Federal Health Care Fraud Attorney – 18 U.S.C. § 1347
As health care fraud becomes an increasingly prevalent concern, more lawsuits are filed against health care providers. The laws relating to such lawsuits are in constant flux. It is important that any health care provider accused of fraud hires the best defense attorneys available lest they risk losing their business. Federal health care fraud is so common, the FBI post daily information on their website on health care fraud investigations.
Federal health care fraud accusation can cover a wide range of allegations. Federal prosecutors could pursue criminal charges under a variety of federal statutes. If you are the target of a federal fraud criminal investigation, you need to be proactive to protect yourself against the accusations.
Defraud a Health Care Benefit Program
18 U.S.C. § 1347 makes it a federal crime to defraud a health care benefit program or to fraudulently obtain any money. The key factor in any type of federal health care fraud case is the “intent to defraud.”
Normally, you demonstrate the intent to defraud when you use false pretenses, promises, or misrepresentations to obtain money or services to which you are not entitled to receive. The form of fraud can usually vary depending on the type of benefit program or the goal of the fraud, whether it's to obtain cash or valuable service.
For instance, you might be charged with making false claims that you meet eligibility requirements for a specific healthcare benefit program when you don't actually qualify.
Some programs will require recipients of benefits to fall below a specific income level, known as “means testing”, which is very common in a lot of federal benefit programs.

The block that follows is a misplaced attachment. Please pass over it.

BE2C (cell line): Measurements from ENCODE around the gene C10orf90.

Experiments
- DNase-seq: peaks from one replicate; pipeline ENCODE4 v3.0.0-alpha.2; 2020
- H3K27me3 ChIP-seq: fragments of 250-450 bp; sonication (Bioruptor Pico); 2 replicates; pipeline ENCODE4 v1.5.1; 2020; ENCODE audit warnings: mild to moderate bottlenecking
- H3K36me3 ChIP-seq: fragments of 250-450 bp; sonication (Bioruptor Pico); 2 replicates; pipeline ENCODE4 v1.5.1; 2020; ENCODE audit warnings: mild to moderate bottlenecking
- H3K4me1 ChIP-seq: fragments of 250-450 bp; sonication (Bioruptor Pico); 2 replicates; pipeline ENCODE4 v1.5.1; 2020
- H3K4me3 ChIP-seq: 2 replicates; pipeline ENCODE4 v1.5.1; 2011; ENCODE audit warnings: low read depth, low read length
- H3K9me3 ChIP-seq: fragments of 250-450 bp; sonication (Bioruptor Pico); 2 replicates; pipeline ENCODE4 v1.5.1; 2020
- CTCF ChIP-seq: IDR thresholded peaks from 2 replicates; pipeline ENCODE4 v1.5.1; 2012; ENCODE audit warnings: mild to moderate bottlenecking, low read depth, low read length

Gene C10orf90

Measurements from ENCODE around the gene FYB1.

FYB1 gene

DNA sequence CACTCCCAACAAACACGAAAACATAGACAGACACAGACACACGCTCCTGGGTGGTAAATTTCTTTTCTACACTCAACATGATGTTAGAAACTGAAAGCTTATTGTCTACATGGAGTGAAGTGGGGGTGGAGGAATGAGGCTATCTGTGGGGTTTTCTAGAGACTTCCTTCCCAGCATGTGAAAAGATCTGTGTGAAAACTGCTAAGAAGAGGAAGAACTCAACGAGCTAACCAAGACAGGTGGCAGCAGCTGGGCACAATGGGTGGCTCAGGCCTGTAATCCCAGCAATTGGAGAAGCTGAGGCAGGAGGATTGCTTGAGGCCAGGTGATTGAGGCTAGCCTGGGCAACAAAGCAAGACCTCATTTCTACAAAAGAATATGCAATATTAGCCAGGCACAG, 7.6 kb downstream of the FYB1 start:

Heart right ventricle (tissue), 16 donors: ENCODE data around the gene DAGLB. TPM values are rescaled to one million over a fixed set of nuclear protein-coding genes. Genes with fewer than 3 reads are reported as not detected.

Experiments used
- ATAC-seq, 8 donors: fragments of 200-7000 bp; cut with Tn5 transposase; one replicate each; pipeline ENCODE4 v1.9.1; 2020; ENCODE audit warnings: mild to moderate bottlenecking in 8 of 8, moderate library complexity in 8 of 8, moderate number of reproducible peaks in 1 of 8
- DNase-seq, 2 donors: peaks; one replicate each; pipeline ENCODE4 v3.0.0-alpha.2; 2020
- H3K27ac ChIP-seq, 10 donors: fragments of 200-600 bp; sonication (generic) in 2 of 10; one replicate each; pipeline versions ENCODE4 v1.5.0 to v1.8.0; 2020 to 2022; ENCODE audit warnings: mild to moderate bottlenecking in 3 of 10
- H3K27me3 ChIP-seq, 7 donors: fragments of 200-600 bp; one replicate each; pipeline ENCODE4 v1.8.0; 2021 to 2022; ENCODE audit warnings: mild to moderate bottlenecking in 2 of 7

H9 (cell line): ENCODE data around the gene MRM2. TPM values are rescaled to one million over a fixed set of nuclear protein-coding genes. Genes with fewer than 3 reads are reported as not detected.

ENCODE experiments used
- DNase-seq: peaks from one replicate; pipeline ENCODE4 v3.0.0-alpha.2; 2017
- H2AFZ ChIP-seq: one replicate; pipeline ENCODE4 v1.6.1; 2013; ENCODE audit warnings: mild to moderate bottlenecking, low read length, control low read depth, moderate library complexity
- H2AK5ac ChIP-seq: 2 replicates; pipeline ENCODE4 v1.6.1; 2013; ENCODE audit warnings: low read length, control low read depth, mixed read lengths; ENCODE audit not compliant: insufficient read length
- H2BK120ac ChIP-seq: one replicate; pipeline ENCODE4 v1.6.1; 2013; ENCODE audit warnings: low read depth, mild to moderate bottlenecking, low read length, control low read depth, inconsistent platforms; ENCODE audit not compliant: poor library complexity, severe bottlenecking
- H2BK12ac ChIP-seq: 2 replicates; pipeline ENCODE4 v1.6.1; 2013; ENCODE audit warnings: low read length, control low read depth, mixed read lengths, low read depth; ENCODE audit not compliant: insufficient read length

Let's say you know you are supposed to have an income of under $40,000 annually to qualify for benefits – but you actually make much more – making you ineligible for healthcare benefits program. However, when completing the registration paperwork for receive healthcare benefits, you falsely claim you make under $40,000 in order to be accepted.
The moment you receive either subsidized medical treatment, or a cash benefit, you just committed healthcare benefits fraud, due to the fact you knowingly and willingly gave false representation for the purpose of defrauding the medical program to give you service or payment that you knew you were not entitled to receive.
Having knowledge the fraudulent conduct is illegal under federal laws is not required for a conviction. If you know you are making fraudulent statements or representations in order to obtain money or services through a federal healthcare benefit program, this is sufficient for a conviction.
A violation of 18 U.S.C. § 1347 for federal healthcare fraud is punishable by up to 10 years in federal prison and/or a fine. If the violation resulted in serious bodily injury to someone, your sentence could be increased to 20 years. If it resulted in death, you could face a life sentence.
Health Care Fraud Investigations
You won't always know initially the exact reason why you are a target. Maybe it has been alleged you were involved in over-billing Medicaid. Perhaps there are allegations you used reimbursed money from Medicare to pay for a referral fee kickback. Until you know for sure why you are the target of a federal criminal investigation, you won't know how exactly how to prepare a solid defense strategy.
After a health care provider learns they are the target of a federal criminal investigation, most don't know why as they believe they have properly followed the regulations of the of the health care benefit program. Many providers have a false assumption federal prosecutors will only pursue complex high-dollar fraudulent schemes.
This simply is a myth and the enforcement of Medicare benefits has changed over the years because there are literally thousands of healthcare providers across the United states with billions of dollars paid.
Fraud has substantially increased and the federal law enforcement agencies responsible for investigating bogus claims are often overwhelmed. With advancement in technology, it has now become easier for the agencies to identify and target suspicious activity involving fraudulent billing activity. Health care providers might receive a subpoena from the Office of Inspector General.